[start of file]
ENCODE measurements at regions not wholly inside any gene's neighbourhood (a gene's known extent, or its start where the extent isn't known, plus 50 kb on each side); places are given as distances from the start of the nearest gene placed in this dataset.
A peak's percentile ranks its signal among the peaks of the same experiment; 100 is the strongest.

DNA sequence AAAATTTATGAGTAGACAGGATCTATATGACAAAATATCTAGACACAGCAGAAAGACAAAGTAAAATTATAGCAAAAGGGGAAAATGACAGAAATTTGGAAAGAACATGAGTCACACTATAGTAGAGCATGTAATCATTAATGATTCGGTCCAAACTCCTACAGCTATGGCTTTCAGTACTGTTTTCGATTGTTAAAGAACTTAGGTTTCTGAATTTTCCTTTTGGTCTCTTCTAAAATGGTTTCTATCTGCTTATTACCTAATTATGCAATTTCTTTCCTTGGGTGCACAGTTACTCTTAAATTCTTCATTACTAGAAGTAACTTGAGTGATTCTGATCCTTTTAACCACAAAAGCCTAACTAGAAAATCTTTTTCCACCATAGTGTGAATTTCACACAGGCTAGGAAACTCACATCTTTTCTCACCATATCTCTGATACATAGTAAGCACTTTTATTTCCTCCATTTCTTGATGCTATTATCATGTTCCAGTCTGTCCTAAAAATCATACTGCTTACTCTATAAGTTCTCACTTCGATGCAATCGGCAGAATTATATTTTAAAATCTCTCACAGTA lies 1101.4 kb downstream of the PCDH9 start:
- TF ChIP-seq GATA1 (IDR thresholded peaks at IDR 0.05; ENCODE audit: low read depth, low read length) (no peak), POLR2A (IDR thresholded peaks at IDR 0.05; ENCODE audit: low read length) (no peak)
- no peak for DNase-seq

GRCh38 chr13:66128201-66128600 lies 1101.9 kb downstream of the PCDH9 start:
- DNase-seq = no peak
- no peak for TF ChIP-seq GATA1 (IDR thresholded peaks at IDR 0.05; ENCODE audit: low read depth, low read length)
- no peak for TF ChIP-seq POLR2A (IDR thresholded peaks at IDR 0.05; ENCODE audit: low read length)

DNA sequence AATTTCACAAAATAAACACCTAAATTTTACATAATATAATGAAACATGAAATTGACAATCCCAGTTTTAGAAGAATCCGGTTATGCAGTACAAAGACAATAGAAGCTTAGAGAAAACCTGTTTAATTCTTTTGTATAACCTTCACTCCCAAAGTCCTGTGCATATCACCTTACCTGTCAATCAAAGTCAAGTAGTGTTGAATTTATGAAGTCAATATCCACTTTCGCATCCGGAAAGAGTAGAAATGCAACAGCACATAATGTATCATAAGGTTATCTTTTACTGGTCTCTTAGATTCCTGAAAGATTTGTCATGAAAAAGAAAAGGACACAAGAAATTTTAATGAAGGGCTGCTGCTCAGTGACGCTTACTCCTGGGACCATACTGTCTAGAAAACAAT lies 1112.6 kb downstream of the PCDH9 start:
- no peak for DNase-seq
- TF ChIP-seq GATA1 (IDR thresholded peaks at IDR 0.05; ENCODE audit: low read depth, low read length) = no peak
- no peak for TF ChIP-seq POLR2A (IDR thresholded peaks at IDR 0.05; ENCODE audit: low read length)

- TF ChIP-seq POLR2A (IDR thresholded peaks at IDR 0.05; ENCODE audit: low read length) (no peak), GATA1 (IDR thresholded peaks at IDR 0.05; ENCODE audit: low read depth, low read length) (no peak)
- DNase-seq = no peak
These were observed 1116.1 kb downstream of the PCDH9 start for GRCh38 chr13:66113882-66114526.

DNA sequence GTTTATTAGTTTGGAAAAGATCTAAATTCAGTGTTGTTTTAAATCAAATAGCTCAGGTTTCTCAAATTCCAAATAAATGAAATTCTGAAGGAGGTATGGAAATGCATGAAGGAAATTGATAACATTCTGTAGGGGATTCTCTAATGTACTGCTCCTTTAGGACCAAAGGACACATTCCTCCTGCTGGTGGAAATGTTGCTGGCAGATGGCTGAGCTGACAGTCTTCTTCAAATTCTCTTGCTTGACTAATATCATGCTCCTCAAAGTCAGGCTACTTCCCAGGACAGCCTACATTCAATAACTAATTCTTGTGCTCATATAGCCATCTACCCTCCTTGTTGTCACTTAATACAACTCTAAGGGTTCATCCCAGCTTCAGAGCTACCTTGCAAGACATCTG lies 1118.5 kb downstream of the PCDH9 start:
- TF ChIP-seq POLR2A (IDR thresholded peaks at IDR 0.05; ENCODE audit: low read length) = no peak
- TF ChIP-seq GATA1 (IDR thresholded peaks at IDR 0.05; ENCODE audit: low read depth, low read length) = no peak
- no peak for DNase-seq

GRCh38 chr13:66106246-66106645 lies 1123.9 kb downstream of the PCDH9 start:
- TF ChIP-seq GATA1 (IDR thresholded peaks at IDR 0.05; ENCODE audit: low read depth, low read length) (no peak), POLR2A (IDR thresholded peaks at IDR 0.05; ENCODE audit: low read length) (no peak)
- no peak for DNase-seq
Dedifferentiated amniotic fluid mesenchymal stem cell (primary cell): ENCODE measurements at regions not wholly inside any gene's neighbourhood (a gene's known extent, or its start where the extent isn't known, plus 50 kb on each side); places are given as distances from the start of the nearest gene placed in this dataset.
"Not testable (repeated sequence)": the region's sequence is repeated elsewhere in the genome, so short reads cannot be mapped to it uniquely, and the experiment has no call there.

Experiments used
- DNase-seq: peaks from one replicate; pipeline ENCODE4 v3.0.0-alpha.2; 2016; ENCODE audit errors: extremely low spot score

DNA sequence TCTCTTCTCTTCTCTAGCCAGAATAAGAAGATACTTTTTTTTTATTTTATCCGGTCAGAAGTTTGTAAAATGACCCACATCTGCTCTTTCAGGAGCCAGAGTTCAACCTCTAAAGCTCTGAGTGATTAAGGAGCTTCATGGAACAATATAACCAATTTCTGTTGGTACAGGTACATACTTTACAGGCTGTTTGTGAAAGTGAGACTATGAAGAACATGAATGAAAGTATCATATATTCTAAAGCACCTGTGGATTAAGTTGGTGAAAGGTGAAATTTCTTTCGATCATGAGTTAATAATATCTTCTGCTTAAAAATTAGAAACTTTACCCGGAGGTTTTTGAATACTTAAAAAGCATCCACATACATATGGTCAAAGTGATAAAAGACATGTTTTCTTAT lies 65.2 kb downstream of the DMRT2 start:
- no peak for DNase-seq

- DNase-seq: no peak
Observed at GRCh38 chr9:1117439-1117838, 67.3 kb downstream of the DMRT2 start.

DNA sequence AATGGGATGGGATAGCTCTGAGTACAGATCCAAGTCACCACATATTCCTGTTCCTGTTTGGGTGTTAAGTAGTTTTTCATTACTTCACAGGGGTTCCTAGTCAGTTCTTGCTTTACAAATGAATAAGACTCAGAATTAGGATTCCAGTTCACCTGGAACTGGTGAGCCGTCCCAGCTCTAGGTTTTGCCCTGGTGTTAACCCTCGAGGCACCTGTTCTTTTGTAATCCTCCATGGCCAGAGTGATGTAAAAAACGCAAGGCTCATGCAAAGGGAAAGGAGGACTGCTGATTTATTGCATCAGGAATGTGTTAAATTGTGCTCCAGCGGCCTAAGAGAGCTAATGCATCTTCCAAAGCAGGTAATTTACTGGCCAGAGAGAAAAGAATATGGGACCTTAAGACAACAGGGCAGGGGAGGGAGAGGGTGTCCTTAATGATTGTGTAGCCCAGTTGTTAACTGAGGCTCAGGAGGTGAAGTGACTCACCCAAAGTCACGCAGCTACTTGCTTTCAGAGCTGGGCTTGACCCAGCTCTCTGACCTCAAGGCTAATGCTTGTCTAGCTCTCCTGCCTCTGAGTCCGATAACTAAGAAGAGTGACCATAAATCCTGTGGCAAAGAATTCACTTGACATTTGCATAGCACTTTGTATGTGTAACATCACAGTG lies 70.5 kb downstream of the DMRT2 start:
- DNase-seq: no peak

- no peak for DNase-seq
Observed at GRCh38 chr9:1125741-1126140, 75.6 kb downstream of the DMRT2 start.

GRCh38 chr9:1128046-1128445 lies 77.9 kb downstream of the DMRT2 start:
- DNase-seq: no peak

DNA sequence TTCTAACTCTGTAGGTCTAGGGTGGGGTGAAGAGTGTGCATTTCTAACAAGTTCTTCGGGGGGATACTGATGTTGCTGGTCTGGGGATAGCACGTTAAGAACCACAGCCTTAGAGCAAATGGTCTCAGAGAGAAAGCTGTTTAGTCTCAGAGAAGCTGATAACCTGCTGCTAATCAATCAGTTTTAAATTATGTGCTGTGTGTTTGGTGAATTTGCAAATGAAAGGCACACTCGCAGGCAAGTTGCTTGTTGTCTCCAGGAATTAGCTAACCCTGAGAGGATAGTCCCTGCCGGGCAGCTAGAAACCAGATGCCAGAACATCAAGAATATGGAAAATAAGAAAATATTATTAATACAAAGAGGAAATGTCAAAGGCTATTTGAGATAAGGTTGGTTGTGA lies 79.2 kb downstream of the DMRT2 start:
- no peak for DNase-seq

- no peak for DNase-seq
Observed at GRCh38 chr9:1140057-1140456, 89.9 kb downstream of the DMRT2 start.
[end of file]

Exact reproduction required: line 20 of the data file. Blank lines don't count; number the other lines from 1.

- no peak for DNase-seq